For many movie maniacs “the Face is Familiar“, is a great shout out to hard-working underdog character actors that we’ve already known about and have been following, but not everybody is a Quentin Tarantino-like encyclopedic enthusiast for film. For most people, when you move past the Brad Pitts and Jennifer Lopez types, the rest of the cast is a vague and hazy slew of “I-know-hims” and “she’s-in-something-I’ve-seen-recentlys”, hence the title.
This documentary focus’ on the working actor and not the stars. For many people it’ll be a cool formal introduction to people they’ve been watching for years but never noticed. The feature is short with a run-time of about an hour and covers career highlights and interviews with about a dozen actors. I could list the names here, but they’ll mean more to you once you’ve seen the movie.
The only complaint is for the die hard movie buffs, and it comes with a certain amour of understanding. Most of these people are well known now and few of them operate in virtual anonymity. Samuel L. Jackson is huge and while it’s cool to have him talk about his old Spike Lee flicks, not only does he never mention them, he only talks about Pulp Fiction and Die Hard: With A Vengeance! In fact those are the only two movies they show from his work! This is hardly a good example of a character actor and is more of an example of “character actor makes good”. This complaint does come with some understanding of course; how interesting would it be to watch a documentary about nobody’s and never-were’s? It’s smart to hedge your bets by putting Sam in there with some other bigger fish so that he audience is better entertained.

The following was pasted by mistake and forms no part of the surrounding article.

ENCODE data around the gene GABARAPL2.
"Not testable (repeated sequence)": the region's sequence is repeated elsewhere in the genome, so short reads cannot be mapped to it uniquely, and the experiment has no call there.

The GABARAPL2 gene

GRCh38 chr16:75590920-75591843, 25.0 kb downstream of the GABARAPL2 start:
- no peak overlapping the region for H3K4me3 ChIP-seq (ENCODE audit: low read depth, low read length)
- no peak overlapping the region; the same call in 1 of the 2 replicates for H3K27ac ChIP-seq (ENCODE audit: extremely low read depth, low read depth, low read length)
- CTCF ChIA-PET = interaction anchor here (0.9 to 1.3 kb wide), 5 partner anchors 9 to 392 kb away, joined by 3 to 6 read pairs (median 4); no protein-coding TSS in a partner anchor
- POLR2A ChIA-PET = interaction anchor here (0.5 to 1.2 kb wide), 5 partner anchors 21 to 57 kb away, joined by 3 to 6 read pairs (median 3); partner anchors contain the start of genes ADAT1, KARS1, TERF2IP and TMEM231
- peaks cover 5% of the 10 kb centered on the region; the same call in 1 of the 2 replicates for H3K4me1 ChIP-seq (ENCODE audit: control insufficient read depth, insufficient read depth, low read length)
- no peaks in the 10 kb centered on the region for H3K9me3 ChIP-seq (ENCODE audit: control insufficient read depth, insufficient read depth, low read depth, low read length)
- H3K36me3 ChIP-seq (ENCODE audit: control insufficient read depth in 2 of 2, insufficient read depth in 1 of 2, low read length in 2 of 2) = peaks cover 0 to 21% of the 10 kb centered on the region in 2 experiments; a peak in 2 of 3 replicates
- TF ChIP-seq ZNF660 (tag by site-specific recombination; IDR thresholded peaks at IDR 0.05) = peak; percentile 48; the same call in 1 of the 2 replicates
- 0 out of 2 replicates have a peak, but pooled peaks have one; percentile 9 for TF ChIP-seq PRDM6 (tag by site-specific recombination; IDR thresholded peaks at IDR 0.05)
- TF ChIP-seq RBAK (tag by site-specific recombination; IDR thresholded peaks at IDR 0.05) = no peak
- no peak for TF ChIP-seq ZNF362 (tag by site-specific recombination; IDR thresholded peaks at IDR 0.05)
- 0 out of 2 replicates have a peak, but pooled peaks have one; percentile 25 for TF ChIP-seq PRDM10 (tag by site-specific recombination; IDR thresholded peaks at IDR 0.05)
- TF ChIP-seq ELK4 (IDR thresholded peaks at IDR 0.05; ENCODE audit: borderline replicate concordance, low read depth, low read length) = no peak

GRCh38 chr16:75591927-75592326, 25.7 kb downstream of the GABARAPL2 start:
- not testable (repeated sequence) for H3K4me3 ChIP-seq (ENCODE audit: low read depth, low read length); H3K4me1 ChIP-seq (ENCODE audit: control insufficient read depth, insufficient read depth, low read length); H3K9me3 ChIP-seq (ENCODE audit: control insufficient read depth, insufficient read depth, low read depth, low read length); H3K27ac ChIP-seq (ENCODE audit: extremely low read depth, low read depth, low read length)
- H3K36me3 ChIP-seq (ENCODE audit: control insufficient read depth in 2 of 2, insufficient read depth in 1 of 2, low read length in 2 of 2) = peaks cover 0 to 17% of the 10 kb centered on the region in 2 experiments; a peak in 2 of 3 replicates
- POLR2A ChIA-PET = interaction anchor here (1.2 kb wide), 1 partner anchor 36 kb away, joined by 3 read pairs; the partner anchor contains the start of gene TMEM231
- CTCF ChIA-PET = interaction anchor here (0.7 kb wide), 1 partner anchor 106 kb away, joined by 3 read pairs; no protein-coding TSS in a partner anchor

Either way it’s worth watching. Whether to open your eyes to some new favorites or to spend some time with old favorites that rarely get the interviews, The Face Is Familiar is pretty fine fare.